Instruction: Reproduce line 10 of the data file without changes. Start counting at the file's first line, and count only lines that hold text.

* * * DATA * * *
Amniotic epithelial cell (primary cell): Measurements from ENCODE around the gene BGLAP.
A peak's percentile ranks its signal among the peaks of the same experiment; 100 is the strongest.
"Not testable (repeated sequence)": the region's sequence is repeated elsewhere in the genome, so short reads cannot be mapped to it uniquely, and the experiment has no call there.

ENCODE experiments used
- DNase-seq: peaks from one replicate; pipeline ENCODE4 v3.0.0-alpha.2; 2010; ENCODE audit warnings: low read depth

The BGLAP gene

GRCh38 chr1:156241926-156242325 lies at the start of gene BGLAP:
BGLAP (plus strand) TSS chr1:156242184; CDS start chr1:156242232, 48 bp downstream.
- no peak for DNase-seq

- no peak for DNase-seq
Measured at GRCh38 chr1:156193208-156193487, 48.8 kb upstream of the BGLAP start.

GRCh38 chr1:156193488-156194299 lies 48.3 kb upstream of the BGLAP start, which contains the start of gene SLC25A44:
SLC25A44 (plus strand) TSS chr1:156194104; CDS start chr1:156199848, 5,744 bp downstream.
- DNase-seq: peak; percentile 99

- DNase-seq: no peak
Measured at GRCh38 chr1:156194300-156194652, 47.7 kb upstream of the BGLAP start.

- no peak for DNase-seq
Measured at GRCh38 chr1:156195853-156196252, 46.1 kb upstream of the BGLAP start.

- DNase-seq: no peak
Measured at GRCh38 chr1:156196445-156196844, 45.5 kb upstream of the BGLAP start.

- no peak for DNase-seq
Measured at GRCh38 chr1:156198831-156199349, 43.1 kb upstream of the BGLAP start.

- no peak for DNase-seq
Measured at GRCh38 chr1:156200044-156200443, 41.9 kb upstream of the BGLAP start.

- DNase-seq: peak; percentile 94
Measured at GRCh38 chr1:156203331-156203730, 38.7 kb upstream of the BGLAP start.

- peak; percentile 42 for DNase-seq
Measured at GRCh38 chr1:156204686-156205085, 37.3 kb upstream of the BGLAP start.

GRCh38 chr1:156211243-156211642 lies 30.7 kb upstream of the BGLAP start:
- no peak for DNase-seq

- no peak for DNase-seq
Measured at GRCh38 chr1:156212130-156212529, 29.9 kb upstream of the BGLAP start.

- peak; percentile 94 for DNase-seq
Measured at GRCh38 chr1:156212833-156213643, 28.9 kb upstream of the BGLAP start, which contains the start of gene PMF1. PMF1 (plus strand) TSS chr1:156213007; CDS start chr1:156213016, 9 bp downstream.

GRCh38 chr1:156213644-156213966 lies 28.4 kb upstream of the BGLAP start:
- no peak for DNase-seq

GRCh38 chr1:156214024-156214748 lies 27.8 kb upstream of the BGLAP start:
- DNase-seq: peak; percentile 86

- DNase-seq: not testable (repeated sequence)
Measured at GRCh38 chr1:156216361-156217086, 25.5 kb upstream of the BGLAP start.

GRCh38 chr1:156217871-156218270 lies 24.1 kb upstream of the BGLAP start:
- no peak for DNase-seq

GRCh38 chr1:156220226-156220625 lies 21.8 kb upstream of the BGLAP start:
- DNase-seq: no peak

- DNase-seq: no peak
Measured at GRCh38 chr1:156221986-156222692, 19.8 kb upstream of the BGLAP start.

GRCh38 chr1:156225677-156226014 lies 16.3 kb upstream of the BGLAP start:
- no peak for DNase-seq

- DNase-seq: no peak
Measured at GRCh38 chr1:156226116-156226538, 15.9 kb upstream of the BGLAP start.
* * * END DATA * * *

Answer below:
- no peak for DNase-seq